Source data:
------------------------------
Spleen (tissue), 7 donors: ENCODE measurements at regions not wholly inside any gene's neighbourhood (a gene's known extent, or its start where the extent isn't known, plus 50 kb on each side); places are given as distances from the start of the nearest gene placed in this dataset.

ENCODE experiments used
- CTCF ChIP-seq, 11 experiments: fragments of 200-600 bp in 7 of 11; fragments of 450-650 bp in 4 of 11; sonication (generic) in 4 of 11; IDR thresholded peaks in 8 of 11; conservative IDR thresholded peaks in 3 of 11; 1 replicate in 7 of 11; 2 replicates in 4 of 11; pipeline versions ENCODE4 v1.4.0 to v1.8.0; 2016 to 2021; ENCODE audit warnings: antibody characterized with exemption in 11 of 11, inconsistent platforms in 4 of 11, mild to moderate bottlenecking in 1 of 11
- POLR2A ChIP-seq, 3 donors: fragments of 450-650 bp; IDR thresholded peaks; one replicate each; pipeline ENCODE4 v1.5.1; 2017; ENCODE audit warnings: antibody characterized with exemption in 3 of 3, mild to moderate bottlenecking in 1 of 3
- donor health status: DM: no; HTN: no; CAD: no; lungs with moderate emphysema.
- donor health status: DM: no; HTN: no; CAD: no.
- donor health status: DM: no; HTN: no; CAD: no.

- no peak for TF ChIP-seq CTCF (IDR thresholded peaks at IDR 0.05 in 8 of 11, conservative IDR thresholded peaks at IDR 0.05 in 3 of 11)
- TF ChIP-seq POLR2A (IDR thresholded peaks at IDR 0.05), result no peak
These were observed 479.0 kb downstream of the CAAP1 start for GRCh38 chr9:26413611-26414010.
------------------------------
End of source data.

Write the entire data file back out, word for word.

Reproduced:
Spleen (tissue), 7 donors: ENCODE measurements at regions not wholly inside any gene's neighbourhood (a gene's known extent, or its start where the extent isn't known, plus 50 kb on each side); places are given as distances from the start of the nearest gene placed in this dataset.

ENCODE experiments used
- CTCF ChIP-seq, 11 experiments: fragments of 200-600 bp in 7 of 11; fragments of 450-650 bp in 4 of 11; sonication (generic) in 4 of 11; IDR thresholded peaks in 8 of 11; conservative IDR thresholded peaks in 3 of 11; 1 replicate in 7 of 11; 2 replicates in 4 of 11; pipeline versions ENCODE4 v1.4.0 to v1.8.0; 2016 to 2021; ENCODE audit warnings: antibody characterized with exemption in 11 of 11, inconsistent platforms in 4 of 11, mild to moderate bottlenecking in 1 of 11
- POLR2A ChIP-seq, 3 donors: fragments of 450-650 bp; IDR thresholded peaks; one replicate each; pipeline ENCODE4 v1.5.1; 2017; ENCODE audit warnings: antibody characterized with exemption in 3 of 3, mild to moderate bottlenecking in 1 of 3
- donor health status: DM: no; HTN: no; CAD: no; lungs with moderate emphysema.
- donor health status: DM: no; HTN: no; CAD: no.
- donor health status: DM: no; HTN: no; CAD: no.

- no peak for TF ChIP-seq CTCF (IDR thresholded peaks at IDR 0.05 in 8 of 11, conservative IDR thresholded peaks at IDR 0.05 in 3 of 11)
- TF ChIP-seq POLR2A (IDR thresholded peaks at IDR 0.05), result no peak
These were observed 479.0 kb downstream of the CAAP1 start for GRCh38 chr9:26413611-26414010.